Building that would grow its own skin planned

New concept for Dubai tower will use salt water to grow its own skin.


This artists rendering shows  a building with a GeoTube skin of crystalized sea salt over a mesh steel frame.Chalk another one up for the "Gosh, we don't know about this" department.

Faulders Studio, a California-based architectural firm, has proposed a new concept for Dubai tower that will use salt water to grow its own skin. The GEOtube building will absorb seawater through a 2.9-mile underground pipeline and spray it over a mesh facade. "The result is a crystalline salt surface," for the "building skin" that "continually accumulates over time," said the company founder, Thom Faulders.

In these difficult economic and environmental times, wouldn’t it be ideal if we could make buildings out of natural elements, renewable resources and local materials instead of using carbon-intensive construction processes and materials often flown or shipped in from halfway around the globe?

California-based architectural practice Faulders Studio wants to do just that with its innovative and beautiful proposal for a 558-foot tower in Dubai that uses the area’s plentiful saltwater and hot sun to grow its own skin. The Dubai tower was conceived as a refuge for local wildlife, but the same concept could be applied to buildings used for other purposes. “GEOtube is unique in that it makes use of natural elements that typically are not considered of value architecturally,” says Thom Faulders, founder of the studio.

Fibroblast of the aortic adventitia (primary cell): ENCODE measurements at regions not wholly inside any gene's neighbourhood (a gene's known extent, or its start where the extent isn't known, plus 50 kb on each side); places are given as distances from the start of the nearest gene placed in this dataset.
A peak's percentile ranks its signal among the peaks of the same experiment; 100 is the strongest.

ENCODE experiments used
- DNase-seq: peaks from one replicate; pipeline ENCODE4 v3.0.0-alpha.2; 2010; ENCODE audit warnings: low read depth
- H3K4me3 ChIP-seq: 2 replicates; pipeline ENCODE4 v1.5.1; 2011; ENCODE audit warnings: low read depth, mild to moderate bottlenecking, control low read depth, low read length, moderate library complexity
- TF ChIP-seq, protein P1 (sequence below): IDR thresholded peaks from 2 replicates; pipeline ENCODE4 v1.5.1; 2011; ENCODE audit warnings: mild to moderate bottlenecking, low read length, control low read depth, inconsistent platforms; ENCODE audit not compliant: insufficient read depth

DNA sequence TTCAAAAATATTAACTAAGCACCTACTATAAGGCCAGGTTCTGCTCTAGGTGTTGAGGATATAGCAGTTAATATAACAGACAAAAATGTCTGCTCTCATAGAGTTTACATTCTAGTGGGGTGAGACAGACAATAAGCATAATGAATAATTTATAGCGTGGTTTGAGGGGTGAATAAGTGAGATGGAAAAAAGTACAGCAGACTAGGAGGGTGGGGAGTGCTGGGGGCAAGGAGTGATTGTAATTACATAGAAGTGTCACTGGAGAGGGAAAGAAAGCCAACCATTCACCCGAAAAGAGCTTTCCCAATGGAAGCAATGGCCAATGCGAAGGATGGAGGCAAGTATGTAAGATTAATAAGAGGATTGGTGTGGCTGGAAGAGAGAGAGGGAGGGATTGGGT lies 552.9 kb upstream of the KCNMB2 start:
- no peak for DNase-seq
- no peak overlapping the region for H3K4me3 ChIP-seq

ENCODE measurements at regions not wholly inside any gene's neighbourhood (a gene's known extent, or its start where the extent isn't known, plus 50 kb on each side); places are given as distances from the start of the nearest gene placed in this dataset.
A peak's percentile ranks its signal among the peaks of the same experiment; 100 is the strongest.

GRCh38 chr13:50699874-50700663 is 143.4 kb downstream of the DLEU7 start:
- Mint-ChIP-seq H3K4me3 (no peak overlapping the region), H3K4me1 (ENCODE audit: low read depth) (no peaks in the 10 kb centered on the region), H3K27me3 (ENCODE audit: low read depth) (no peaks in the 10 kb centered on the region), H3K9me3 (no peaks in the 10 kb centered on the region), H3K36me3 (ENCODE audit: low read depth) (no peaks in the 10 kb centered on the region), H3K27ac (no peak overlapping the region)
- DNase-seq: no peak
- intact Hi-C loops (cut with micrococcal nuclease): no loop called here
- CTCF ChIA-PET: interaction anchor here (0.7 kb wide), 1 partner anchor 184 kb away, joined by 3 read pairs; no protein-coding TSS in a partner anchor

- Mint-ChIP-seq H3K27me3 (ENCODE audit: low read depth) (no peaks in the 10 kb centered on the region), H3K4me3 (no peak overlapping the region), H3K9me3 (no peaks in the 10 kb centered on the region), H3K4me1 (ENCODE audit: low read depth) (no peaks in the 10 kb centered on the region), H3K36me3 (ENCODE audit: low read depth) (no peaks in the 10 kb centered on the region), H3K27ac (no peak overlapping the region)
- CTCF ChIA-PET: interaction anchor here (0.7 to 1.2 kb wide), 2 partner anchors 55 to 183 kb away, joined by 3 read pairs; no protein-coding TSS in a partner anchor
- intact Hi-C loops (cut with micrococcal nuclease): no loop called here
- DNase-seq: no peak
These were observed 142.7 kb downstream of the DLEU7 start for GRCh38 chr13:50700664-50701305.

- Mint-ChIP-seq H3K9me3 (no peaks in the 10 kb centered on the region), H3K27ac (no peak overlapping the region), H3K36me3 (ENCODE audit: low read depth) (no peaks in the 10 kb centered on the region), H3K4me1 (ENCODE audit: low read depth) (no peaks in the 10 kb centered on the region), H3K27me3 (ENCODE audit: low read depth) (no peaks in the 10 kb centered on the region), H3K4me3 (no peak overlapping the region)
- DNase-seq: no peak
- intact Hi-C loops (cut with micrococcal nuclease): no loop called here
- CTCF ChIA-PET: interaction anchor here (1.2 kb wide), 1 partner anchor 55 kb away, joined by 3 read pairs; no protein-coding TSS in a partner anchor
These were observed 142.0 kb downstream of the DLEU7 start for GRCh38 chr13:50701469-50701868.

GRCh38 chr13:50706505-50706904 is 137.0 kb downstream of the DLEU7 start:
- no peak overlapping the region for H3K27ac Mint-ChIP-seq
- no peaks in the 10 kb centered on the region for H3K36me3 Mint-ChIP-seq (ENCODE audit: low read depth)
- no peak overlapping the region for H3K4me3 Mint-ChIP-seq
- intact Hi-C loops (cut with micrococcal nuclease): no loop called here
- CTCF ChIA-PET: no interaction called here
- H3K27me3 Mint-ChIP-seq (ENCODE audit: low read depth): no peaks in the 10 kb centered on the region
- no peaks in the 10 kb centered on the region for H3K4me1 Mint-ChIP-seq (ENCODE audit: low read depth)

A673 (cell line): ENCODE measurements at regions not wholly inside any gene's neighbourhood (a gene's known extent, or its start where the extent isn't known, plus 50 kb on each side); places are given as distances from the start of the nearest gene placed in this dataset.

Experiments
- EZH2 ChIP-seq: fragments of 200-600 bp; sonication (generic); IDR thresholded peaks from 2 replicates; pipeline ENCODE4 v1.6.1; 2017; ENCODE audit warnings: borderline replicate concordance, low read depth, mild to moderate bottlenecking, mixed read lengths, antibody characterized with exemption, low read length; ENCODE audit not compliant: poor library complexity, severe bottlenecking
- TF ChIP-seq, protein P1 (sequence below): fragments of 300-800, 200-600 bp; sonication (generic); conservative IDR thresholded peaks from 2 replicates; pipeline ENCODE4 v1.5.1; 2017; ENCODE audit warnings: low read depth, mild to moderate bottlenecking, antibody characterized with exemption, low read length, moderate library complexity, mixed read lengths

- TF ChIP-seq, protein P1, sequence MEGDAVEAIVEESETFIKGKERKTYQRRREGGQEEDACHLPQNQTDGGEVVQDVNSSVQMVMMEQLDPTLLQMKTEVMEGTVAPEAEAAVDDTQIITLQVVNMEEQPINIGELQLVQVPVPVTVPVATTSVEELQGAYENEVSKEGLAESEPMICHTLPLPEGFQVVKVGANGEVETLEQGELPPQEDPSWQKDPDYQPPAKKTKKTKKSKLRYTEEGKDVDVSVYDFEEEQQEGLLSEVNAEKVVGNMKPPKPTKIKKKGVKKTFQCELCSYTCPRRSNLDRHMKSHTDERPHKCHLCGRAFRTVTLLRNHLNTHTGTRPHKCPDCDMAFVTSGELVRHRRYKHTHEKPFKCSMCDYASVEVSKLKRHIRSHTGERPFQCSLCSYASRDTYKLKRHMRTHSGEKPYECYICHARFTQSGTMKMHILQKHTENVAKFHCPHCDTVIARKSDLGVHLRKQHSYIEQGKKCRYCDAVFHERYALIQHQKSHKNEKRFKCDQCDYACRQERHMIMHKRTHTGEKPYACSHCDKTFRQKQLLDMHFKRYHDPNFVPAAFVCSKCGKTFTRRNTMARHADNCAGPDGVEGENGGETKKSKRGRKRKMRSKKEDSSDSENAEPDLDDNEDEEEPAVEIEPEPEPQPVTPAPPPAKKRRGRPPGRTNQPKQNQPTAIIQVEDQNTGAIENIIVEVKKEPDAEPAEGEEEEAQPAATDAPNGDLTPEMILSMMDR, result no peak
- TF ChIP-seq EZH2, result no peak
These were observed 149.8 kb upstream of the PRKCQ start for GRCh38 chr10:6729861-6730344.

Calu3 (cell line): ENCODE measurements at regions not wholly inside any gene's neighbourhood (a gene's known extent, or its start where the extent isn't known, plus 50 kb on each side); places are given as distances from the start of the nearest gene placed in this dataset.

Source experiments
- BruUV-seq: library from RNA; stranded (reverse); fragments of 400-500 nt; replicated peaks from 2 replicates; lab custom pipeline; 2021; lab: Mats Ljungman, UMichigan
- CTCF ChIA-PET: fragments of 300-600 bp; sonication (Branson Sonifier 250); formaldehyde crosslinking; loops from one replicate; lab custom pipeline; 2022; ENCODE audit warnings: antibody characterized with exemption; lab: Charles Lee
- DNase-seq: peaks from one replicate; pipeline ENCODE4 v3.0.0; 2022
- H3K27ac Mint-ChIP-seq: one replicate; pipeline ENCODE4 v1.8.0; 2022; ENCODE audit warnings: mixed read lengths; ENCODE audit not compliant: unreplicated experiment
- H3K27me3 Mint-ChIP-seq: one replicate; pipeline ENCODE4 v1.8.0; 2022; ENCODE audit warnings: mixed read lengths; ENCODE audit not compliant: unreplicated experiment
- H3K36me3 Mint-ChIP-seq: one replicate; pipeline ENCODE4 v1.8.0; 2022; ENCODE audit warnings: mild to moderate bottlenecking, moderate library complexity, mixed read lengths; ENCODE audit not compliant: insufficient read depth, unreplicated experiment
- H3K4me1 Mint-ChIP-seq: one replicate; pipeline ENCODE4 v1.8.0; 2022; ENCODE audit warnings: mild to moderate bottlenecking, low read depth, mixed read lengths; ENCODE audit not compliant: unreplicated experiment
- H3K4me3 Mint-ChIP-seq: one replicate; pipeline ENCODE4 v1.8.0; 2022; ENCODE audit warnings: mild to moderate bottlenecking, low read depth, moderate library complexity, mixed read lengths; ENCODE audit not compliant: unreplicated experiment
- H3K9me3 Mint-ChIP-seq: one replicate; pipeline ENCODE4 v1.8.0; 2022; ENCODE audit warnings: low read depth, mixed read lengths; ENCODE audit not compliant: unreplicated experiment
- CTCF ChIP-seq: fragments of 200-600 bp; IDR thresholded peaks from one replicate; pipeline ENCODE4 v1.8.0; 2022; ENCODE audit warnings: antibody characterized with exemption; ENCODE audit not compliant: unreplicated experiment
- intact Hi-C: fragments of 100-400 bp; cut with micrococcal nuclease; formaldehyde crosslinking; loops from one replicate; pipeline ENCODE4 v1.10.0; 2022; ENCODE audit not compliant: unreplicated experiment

MNN: What is the GEOtube and how does it work?
Faulders: The GEOtube is an iconic tower proposal for the city of Dubai. Making intelligent use of the high salt-content waters from the Persian Gulf, the water is sprayed over the tower's steel mesh and crystallizes in the high-temperature air. The result is a crystalline salt surface. This grown building skin continually accumulates over time.
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